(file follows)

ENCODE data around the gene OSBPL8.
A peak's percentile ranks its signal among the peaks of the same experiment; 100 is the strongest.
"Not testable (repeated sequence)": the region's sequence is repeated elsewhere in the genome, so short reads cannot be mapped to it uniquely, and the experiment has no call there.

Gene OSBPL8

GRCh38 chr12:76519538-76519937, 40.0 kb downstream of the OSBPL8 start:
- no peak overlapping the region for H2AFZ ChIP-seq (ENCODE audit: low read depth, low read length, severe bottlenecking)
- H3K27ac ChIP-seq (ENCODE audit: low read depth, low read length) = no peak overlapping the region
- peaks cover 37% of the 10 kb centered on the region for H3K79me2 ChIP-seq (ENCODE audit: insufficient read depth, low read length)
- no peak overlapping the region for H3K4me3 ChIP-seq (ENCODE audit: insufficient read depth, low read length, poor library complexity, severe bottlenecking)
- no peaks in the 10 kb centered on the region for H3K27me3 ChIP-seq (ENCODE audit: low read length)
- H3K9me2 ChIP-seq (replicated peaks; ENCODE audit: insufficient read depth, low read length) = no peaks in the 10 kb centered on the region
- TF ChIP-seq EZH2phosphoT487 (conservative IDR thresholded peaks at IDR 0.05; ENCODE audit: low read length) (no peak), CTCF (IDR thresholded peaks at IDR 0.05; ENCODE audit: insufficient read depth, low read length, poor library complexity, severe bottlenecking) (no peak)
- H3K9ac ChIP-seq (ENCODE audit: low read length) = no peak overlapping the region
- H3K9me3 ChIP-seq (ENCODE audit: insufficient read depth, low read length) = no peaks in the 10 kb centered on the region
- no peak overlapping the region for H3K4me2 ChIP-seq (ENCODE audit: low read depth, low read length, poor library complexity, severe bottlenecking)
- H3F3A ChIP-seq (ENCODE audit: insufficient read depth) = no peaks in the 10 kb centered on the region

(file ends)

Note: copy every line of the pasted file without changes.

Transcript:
ENCODE data around the gene OSBPL8.
A peak's percentile ranks its signal among the peaks of the same experiment; 100 is the strongest.
"Not testable (repeated sequence)": the region's sequence is repeated elsewhere in the genome, so short reads cannot be mapped to it uniquely, and the experiment has no call there.

Gene OSBPL8

GRCh38 chr12:76519538-76519937, 40.0 kb downstream of the OSBPL8 start:
- no peak overlapping the region for H2AFZ ChIP-seq (ENCODE audit: low read depth, low read length, severe bottlenecking)
- H3K27ac ChIP-seq (ENCODE audit: low read depth, low read length) = no peak overlapping the region
- peaks cover 37% of the 10 kb centered on the region for H3K79me2 ChIP-seq (ENCODE audit: insufficient read depth, low read length)
- no peak overlapping the region for H3K4me3 ChIP-seq (ENCODE audit: insufficient read depth, low read length, poor library complexity, severe bottlenecking)
- no peaks in the 10 kb centered on the region for H3K27me3 ChIP-seq (ENCODE audit: low read length)
- H3K9me2 ChIP-seq (replicated peaks; ENCODE audit: insufficient read depth, low read length) = no peaks in the 10 kb centered on the region
- TF ChIP-seq EZH2phosphoT487 (conservative IDR thresholded peaks at IDR 0.05; ENCODE audit: low read length) (no peak), CTCF (IDR thresholded peaks at IDR 0.05; ENCODE audit: insufficient read depth, low read length, poor library complexity, severe bottlenecking) (no peak)
- H3K9ac ChIP-seq (ENCODE audit: low read length) = no peak overlapping the region
- H3K9me3 ChIP-seq (ENCODE audit: insufficient read depth, low read length) = no peaks in the 10 kb centered on the region
- no peak overlapping the region for H3K4me2 ChIP-seq (ENCODE audit: low read depth, low read length, poor library complexity, severe bottlenecking)
- H3F3A ChIP-seq (ENCODE audit: insufficient read depth) = no peaks in the 10 kb centered on the region